The above variable delay circuit may be configured so that the control circuit comprises: a third gate line which has third gates cascaded and receives the input signal; a fourth gate line which has fourth gates cascaded and receives the output signal; phase comparators which are provided between the intermediate nodes of the third gate line and those of the fourth gate line and compare the phases of the input signal and the output signal with each other at the intermediate nodes; and logic gates each receiving output signals of two adjacent phase comparators among the phase comparators. The switches are controlled by respective output signals of the logic gates.

The above variable delay circuit may be configured so that each of the phase comparators comprises: a first flip-flop connected to one of the intermediate nodes of the third gate line and one of the intermediate nodes of the fourth gate line; a second flip-flop which outputs the output signal of the phase comparator to the corresponding one of the logic gates; and a gate circuit which is provided between the first and second flip-flops and supplies output signals of the first flip-flop to the second flip-flop with a delay.

The above variable delay circuit may be configured so that the control circuit comprises: a third gate line which has third gates cascaded and receives the input signal; a fourth gate line which has fourth gates cascaded and receives the output signal; phase comparators which are provided between the intermediate nodes of the third gate line and those of the fourth gate line and compare the phases of the input signal and the output signal with each other at the intermediate nodes; and logic gates each receiving output signals of two adjacent phase comparators among the phase comparators. The switches are controlled by respective output signals of the logic gates.

The above variable delay circuit may be configured so that each of the phase comparators comprises: a first flip-flop connected to one of the intermediate nodes of the third gate line and one of the intermediate nodes of the fourth gate line; a second flip-flop which outputs the output signal of the phase comparator to the corresponding one of the logic gates; and a gate circuit which is provided between the first and second flip-flops and supplies output signals of the first flip-flop to the second flip-flop with a delay.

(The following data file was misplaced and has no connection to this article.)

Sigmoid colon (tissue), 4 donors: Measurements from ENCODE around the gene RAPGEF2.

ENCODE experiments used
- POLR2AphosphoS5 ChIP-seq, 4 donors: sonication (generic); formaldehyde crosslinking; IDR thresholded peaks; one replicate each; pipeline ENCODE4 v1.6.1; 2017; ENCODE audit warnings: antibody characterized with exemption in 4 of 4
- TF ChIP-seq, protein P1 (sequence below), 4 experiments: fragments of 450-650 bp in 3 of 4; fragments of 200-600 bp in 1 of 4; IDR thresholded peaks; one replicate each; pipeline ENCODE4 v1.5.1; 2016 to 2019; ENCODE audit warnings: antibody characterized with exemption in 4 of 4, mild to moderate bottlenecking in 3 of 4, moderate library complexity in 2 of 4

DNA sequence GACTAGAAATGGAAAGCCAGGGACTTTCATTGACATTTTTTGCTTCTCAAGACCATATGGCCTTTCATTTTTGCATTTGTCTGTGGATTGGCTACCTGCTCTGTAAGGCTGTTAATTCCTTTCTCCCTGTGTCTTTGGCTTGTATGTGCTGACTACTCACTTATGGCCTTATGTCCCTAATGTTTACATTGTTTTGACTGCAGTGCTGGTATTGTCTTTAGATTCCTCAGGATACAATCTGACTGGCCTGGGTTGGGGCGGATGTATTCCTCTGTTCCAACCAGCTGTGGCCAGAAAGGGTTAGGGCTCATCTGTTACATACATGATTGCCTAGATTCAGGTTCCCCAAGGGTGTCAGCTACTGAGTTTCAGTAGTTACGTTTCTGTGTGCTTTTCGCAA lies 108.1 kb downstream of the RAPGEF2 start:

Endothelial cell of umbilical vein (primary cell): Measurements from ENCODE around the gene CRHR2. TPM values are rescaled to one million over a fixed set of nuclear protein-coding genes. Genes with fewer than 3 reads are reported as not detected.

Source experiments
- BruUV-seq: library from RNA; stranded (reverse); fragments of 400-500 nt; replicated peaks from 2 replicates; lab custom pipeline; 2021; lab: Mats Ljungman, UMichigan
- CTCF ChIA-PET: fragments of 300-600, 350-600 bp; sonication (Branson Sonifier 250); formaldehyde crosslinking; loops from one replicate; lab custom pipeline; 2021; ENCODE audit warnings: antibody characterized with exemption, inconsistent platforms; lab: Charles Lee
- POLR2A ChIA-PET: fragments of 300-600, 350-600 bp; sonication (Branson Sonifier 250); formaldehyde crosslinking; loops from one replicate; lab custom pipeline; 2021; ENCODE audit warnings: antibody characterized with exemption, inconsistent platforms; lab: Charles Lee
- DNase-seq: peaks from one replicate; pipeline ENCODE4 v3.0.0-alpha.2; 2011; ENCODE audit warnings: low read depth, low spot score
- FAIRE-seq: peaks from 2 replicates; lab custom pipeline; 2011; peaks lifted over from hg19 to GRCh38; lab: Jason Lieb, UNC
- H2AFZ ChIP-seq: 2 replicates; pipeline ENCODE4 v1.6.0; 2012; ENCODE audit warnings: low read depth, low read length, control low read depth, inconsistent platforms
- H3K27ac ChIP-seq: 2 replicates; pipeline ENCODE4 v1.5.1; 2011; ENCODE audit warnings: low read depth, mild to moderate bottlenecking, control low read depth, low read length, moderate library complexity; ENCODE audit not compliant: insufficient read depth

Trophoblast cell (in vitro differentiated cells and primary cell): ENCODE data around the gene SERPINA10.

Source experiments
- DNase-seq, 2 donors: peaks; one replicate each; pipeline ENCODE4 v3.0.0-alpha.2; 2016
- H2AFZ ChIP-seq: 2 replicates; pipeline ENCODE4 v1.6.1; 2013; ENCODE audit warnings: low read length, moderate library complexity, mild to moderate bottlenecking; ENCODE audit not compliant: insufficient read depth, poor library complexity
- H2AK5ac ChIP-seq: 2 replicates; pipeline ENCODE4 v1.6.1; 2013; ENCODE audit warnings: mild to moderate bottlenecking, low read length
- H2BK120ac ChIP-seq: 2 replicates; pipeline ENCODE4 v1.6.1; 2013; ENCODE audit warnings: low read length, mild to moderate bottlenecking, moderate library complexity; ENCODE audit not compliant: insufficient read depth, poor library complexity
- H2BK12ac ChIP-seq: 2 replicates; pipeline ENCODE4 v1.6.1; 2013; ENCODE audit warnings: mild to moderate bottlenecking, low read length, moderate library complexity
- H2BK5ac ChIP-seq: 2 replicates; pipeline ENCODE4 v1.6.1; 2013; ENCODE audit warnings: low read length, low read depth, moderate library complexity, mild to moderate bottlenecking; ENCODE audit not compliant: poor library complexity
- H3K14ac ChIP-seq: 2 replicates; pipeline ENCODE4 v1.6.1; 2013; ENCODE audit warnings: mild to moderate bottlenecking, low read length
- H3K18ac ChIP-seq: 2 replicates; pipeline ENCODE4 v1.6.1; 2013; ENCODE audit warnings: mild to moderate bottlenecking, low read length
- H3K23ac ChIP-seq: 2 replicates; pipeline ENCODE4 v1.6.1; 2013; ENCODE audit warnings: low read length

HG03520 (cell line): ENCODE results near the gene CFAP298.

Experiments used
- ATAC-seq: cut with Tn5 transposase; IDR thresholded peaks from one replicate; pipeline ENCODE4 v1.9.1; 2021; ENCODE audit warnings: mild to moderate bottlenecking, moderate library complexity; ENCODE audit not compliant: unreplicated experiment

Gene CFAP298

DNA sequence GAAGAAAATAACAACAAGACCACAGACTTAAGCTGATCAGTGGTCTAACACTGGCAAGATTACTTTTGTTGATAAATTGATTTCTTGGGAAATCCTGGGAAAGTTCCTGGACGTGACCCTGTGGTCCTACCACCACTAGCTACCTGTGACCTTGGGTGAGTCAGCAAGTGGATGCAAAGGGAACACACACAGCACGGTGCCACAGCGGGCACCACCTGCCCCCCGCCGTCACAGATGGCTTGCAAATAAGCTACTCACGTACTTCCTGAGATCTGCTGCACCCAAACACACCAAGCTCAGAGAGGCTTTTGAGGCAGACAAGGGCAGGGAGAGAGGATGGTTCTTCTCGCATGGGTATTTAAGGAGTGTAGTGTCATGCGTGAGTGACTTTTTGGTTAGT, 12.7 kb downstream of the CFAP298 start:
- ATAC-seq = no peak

The above objects of the present invention are also achieved by a semiconductor integrated circuit device comprising: a first DLL (Delayed Locked Loop) circuit which delays an input signal; and a second DLL circuit which has a precision higher than that of the first DLL circuit, the first DLL circuit performing a phase control operation independently of that of the second DLL circuit, a delay amount control of the second DLL circuit depending on that of the first DLL circuit, and the input signal being delayed by the first and second DLL circuits so that an output signal thus obtained has a given phase relationship with the input signal.

The above semiconductor integrated circuit device may be configured so that: the second DLL circuit is in a reset state when the first DLL circuit performs the delay amount control; and the second DLL circuit performs the delay amount control when-the input signal and the output signal are pulled in phase by the first DLL circuit.

The above semiconductor integrated circuit device may be configured so that: when the first DLL circuit has a precision td, the second DLL circuit can control a delay amount including a range of +td; and when the input signal and the output signal have a phase difference exceeding the range +td in the first DLL, the first DLL circuit outputs a reset signal to the second DLL circuit so that the second DLL circuit is caused to have a predetermined delay amount.

The above semiconductor integrated circuit device may be configured so that the predetermined delay amount of the second DLL circuit is equal to half of a variable delay amount range of the second DLL circuit.

The above semiconductor integrated circuit device may be configured so that: each of the first and second DLL circuits has first and second routes through which the input signal passes; and the second routes of the first and second DLL circuits are dummy delay circuits which provide the same delay amounts as those of the first routes of the first and second DLL circuits.

The above semiconductor integrated circuit device may be configured so that: the second DLL circuit includes first and second delay elements having mutually different delay amounts; and a difference between the delay amounts of the first and second delay elements corresponds to a precision of the second DLL circuit.

The above semiconductor integrated circuit device may be configured so that: the first DLL circuit includes first and second flip-flops; the first flip-flop has a set terminal which receives a delayed version of a first clock signal related to the input signal obtained through a first delay element and a reset terminal which receives a second clock signal related to the output signal; the second flip-flop has a set terminal which receives a delayed version of the second clock signal obtained through a second delay element and a reset terminal which receives the first clock signal; and output signals of the first and second flip-flops indicating a result of a phase comparing operation for the phase control operation.